The Tartan Turban: In Search of Alexander Gardner

The Tartan Turban: In Search of Alexander Gardner

25.00

John Keay

 

Minutely researched, wittily written and beautifully produced, it is one of John Keay’s most memorable achievements

WILLIAM DALRYMPLE, The Spectator
 

Hardback, 352 pages, 234 x 156 mm
86 colour and b&w illustrations, 2 maps & 2 family trees
Other Editions: eBook
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Praise for the Book

'enthralling... The Tartan Turban is as illuminating as it is irresistible'
SIR FERDINAND MOUNT, The Times Literary Supplement

'fascinating... elegant... brilliantly lucid... gripping'
BIJAN OMRANI, The Literary Review

'a masterly account... utterly entrancing'
ALLAN MASSIE, The Scotsman

'immaculately researched and engagingly written'
DOMINIC SANDBROOK, The Sunday Times

'Master storyteller John Keay deftly sifts truth from myth-making to uncover fascinating new evidence, revealing an amazing tale worthy of Kipling or Flashman of a life lived further out on the edge than most could even imagine’
MICHAEL WOOD

'In this beautifully illustrated narrative Keay traces the journey of an extraordinary Scots-American adventurer across a broader landscape. As always, his eye for human foible and sense of historical irony is both instructive and pleasurable.’
PANKAJ MISHRA

‘Few characters have swashbuckled their way across the Indian landscape more dramatically than that old rogue Colonel Gardner, last of the subcontinent’s foreign mercenaries.’
CHARLES ALLEN


About the Book

Like the travels of Marco Polo, those of Alexander Gardner clip the white line between credible adventure and creative invention. Either this Scots-American is the nineteenth century’s most intrepid traveller or its most egregious fantasist, or a bit of both. Contemporaries generally believed him; posterity became more sceptical. And as with Polo, the investigation of Gardner’s story enlarged man’s understanding of the world and upped the pace of scientific and political exploration.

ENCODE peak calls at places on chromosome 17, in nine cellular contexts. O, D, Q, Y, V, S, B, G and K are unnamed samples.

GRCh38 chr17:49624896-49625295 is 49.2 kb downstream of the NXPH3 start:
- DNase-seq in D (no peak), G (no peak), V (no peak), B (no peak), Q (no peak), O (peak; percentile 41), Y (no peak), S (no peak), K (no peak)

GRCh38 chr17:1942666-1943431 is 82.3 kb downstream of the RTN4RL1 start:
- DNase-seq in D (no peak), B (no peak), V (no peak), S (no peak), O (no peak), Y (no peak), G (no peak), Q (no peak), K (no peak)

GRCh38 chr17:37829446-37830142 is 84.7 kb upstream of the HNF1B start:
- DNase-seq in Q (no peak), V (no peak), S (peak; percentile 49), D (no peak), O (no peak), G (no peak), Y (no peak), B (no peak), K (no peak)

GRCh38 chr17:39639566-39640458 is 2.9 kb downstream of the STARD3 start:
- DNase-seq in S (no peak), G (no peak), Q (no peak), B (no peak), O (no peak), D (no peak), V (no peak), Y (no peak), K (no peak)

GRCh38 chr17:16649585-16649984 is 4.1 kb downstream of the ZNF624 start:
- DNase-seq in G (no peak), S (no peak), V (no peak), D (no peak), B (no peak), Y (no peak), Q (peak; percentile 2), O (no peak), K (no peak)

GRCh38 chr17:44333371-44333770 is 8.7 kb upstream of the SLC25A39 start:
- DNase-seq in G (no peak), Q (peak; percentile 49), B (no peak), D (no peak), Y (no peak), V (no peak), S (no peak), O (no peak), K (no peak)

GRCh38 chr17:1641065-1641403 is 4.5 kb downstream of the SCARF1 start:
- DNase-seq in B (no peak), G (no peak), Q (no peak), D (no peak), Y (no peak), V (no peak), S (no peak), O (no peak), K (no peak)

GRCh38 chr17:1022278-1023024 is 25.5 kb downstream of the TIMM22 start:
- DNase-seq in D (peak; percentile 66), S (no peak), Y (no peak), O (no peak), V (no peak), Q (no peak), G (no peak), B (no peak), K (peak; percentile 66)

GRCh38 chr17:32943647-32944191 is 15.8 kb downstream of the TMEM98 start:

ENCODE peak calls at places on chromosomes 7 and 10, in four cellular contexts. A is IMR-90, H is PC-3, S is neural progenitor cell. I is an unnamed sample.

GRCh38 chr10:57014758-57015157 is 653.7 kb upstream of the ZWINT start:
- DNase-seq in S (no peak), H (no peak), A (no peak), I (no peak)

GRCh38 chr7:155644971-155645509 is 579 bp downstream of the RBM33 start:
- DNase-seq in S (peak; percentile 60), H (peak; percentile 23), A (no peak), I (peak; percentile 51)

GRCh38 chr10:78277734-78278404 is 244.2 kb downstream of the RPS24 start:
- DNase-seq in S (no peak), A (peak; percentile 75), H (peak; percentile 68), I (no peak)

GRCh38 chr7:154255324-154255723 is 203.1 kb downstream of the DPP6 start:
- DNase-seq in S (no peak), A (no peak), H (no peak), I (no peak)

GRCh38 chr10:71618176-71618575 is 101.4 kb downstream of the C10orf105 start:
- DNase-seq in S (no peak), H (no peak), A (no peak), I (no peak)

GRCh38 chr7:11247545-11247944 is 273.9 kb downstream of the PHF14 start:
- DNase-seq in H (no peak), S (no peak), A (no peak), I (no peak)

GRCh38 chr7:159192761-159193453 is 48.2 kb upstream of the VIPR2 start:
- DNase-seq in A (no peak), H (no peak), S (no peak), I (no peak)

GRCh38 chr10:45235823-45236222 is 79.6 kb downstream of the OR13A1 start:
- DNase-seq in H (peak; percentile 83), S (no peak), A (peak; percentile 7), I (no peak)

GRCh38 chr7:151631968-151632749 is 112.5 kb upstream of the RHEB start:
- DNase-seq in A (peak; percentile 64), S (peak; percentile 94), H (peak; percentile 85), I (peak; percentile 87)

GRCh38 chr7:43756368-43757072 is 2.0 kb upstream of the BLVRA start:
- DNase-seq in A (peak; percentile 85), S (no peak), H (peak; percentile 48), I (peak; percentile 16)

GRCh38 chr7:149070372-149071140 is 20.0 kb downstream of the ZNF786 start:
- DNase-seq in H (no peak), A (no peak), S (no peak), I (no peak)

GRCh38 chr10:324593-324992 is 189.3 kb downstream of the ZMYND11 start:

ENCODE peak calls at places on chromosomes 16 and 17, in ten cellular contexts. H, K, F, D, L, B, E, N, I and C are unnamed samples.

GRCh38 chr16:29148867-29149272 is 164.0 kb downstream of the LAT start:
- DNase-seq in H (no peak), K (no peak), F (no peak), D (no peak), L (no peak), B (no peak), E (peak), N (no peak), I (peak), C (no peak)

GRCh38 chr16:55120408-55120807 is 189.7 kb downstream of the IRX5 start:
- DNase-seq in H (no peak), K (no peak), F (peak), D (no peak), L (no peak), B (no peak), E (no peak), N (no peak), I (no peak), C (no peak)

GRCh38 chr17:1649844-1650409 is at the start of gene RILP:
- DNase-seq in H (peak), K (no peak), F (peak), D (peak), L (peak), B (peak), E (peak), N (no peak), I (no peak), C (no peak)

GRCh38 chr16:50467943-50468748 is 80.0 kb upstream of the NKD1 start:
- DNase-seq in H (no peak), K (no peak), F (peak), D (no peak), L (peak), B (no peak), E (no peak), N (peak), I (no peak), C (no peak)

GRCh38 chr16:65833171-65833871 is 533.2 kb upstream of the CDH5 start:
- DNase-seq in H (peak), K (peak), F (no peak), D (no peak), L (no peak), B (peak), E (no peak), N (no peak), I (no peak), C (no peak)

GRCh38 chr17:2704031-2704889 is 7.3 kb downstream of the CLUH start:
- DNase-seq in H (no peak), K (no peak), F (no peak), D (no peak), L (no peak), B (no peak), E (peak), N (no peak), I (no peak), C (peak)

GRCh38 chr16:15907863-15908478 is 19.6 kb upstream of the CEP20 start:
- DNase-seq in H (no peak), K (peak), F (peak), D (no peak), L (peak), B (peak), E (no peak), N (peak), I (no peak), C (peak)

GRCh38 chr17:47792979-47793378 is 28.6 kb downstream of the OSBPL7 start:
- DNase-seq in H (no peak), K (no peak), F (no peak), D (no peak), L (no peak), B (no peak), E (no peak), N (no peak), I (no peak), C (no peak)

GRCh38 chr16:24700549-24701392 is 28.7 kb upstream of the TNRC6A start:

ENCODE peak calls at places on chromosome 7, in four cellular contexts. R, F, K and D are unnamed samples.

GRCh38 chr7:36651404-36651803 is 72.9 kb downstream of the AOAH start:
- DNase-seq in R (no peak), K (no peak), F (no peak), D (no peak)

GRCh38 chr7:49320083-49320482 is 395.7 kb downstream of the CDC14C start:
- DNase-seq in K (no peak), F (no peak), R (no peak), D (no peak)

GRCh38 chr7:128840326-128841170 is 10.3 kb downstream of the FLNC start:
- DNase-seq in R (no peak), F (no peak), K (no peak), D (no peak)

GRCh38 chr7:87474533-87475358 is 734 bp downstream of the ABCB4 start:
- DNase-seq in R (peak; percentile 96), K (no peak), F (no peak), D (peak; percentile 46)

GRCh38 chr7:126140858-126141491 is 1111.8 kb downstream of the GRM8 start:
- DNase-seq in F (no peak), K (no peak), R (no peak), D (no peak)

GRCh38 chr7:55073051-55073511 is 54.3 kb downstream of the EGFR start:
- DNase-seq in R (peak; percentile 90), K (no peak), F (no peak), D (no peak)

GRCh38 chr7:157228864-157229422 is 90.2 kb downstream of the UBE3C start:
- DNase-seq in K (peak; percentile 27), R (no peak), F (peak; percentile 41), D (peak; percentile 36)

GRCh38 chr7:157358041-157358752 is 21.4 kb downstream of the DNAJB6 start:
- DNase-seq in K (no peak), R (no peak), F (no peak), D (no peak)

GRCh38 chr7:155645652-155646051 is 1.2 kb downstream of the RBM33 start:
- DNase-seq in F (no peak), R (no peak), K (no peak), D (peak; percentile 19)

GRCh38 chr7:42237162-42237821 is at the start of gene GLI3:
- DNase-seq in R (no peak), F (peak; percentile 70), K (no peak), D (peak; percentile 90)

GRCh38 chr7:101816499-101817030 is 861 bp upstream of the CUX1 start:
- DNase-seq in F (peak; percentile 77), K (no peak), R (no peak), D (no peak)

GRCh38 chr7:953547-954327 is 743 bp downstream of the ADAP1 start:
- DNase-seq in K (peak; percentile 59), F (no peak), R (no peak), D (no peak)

Before more reputable explorers notched up their own discoveries in innermost Asia, this lone traveller had roamed the deserts of Turkestan, ridden round the world’s most fearsome knot of mountains and fought, as the first American in Afghanistan, ‘for the good cause of right against wrong’. From the Caspian to Tibet and from Kandahar to Kashgar, Gardner had seen it all. At the time, the 1820s, no other outsider had managed anything remotely comparable. When word of his feats filtered out, geographers were agog.

Historians were more intrigued by what followed. After thirteen years as a white-man-gone-native in Central Asia, Gardner re-emerged as a colonel of artillery in the employ of India’s last great native empire. He witnessed the death throes of that Sikh Empire at close quarters and, sparing no gruesome detail, recorded his own part in the bloodshed (the very same featuring as the exploits of ‘Alick’ Gardner in the ‘Flashman’ series).

Fame finally caught up with him during his long retirement in Kashmir. Dressed in tartan yet still living as a native, he mystified visiting dignitaries and found a ready audience for the tales of his adventurous past. But one mystery he certainly took to the grave: the whereabouts of his accumulated fortune has still to be discovered.

Using much original material, including newly discovered papers by Gardner himself, this investigative biography by John Keay, bestselling author of India: A History, takes the reader on a quest from the American West to the Asian East to unravel the greatest enigma in the history of travel.


About the Author

JOHN KEAY's has been a professional writer, scholar, broadcaster and traveller for more than 40 years. He has written and presented over 100 documentaries for BBC Radios 3 and 4 and is the author of some two dozen books mainly on Asia and exploration.

His narrative histories India: A History, China: A History and on the East India Company are widely regarded as standard works. His India: A History (now in its second edition) has sold over 200,000 copies and the 'EIC' book has been in print for over 25 years. A Fellow of the Royal Literary Fund, his prose has been described as ‘exquisite’ (Observer) and his historical analysis as ‘forensic’ (The Guardian).

He has also edited The Royal Geographical Society’s History of World Exploration and encyclopaedias of both Scotland and London. For his literary contribution to Asian studies he was awarded the Royal Society for Asian Affairs’ Sir Percy Sykes Memorial Medal in 2009.

His home is in Argyll, where he cooks indifferently and tries to grow things.

For author events, talks and interviews see our What's On page.


Design: Juga Singh
Publication Date: 16 February 2017
ISBN: 9781911271000